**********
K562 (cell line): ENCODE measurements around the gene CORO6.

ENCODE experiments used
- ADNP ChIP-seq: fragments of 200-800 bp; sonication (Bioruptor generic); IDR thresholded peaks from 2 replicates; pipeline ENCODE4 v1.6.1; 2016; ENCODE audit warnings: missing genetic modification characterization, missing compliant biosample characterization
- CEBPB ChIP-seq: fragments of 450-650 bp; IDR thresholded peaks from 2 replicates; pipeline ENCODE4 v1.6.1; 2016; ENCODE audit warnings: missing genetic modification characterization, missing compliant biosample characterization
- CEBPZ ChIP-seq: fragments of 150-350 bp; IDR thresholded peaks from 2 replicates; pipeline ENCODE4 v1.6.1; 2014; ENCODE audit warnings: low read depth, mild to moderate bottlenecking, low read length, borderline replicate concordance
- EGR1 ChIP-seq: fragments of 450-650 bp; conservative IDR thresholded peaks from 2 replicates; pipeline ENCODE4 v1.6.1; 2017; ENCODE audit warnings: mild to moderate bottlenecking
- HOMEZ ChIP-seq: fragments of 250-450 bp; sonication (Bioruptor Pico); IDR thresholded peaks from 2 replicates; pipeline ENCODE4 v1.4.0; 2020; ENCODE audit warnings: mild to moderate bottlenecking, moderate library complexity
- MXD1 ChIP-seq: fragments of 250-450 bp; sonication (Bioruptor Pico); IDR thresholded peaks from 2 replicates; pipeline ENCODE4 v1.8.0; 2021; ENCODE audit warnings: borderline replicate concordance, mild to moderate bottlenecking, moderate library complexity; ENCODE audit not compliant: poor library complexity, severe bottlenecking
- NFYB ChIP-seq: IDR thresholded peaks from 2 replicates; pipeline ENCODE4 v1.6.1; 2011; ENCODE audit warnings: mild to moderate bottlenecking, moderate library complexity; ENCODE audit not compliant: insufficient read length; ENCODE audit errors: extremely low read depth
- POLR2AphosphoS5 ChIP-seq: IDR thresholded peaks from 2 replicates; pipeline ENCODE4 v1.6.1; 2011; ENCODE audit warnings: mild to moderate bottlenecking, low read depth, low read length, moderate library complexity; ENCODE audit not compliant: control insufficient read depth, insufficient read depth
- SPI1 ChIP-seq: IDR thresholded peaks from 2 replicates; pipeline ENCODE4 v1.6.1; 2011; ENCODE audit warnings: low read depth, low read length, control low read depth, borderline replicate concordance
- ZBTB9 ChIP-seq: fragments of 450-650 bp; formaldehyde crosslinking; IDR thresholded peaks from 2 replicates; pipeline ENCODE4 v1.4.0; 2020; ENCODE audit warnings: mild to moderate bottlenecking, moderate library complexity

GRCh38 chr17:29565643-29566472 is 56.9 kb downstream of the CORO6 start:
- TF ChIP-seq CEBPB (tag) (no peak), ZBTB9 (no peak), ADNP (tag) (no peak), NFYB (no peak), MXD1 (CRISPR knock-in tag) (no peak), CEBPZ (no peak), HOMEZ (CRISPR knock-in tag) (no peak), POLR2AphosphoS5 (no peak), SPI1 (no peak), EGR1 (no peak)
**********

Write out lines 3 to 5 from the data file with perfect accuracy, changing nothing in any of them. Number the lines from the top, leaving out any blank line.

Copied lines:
- ADNP ChIP-seq: fragments of 200-800 bp; sonication (Bioruptor generic); IDR thresholded peaks from 2 replicates; pipeline ENCODE4 v1.6.1; 2016; ENCODE audit warnings: missing genetic modification characterization, missing compliant biosample characterization
- CEBPB ChIP-seq: fragments of 450-650 bp; IDR thresholded peaks from 2 replicates; pipeline ENCODE4 v1.6.1; 2016; ENCODE audit warnings: missing genetic modification characterization, missing compliant biosample characterization
- CEBPZ ChIP-seq: fragments of 150-350 bp; IDR thresholded peaks from 2 replicates; pipeline ENCODE4 v1.6.1; 2014; ENCODE audit warnings: low read depth, mild to moderate bottlenecking, low read length, borderline replicate concordance